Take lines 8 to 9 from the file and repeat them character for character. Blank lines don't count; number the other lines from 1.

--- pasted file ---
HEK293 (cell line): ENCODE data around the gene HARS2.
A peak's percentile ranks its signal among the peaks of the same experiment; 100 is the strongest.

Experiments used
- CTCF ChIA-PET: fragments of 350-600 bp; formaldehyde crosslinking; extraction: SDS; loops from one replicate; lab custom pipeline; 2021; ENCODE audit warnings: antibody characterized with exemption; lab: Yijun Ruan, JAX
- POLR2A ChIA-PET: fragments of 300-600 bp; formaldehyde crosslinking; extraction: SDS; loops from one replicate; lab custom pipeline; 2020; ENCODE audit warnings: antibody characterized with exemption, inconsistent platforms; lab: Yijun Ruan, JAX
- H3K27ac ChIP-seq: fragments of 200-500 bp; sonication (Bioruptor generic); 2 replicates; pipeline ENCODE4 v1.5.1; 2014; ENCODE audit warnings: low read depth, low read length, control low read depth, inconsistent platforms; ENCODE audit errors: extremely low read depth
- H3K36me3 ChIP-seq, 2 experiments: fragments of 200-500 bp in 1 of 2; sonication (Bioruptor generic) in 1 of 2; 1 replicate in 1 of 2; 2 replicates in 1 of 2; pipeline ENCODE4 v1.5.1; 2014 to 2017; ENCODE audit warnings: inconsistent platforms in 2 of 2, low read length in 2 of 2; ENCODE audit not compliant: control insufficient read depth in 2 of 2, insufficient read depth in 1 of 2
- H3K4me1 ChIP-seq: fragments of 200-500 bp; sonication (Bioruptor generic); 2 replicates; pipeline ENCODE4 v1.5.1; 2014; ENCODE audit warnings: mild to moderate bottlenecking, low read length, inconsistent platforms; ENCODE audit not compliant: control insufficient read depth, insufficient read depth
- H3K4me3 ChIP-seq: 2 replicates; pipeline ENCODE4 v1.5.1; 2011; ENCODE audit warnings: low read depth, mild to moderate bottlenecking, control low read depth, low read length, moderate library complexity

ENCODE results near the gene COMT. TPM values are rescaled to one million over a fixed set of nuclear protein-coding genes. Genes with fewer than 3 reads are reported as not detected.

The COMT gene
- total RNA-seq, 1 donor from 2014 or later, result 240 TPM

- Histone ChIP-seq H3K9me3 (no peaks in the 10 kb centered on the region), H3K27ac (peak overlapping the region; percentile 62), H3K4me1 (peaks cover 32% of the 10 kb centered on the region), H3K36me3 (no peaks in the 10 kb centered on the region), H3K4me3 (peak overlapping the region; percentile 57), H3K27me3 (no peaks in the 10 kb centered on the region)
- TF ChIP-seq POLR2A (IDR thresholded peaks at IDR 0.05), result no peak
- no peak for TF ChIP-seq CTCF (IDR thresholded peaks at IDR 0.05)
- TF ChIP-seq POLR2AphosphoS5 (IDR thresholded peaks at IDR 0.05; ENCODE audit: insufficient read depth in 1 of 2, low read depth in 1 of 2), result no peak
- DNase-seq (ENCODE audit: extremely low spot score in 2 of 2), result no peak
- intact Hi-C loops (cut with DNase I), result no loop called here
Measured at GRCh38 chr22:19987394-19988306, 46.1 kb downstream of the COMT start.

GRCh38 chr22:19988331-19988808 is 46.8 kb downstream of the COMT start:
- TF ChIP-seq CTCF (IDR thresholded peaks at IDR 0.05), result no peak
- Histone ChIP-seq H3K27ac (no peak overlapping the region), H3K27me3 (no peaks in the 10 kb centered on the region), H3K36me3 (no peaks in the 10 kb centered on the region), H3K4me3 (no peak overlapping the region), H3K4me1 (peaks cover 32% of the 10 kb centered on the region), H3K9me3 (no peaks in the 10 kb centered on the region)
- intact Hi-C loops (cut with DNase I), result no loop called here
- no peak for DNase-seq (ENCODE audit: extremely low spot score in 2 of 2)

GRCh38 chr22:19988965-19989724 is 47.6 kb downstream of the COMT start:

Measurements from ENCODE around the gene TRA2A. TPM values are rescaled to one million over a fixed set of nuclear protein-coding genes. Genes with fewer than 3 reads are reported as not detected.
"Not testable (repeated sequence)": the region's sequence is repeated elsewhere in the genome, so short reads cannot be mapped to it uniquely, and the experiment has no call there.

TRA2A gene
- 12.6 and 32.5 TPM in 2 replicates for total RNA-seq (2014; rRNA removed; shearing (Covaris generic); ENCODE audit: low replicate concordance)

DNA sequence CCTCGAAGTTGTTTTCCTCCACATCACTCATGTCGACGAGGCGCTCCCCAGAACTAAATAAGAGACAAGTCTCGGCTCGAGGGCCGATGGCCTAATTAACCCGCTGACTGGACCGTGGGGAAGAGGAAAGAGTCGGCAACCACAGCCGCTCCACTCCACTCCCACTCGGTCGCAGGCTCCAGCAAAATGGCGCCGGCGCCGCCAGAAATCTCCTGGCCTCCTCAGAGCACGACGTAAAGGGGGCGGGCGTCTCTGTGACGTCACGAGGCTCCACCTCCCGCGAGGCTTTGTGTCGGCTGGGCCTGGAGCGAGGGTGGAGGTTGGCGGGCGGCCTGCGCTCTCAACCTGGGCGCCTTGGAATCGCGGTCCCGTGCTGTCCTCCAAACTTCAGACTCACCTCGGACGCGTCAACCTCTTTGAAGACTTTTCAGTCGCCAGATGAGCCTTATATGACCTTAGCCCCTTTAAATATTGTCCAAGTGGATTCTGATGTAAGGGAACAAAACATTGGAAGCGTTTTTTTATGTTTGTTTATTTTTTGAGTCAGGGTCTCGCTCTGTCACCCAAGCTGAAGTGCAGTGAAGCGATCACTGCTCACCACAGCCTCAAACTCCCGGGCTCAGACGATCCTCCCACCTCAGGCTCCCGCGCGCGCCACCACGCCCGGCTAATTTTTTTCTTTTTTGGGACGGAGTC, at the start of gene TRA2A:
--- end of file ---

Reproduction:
- H3K4me1 ChIP-seq: fragments of 200-500 bp; sonication (Bioruptor generic); 2 replicates; pipeline ENCODE4 v1.5.1; 2014; ENCODE audit warnings: mild to moderate bottlenecking, low read length, inconsistent platforms; ENCODE audit not compliant: control insufficient read depth, insufficient read depth
- H3K4me3 ChIP-seq: 2 replicates; pipeline ENCODE4 v1.5.1; 2011; ENCODE audit warnings: low read depth, mild to moderate bottlenecking, control low read depth, low read length, moderate library complexity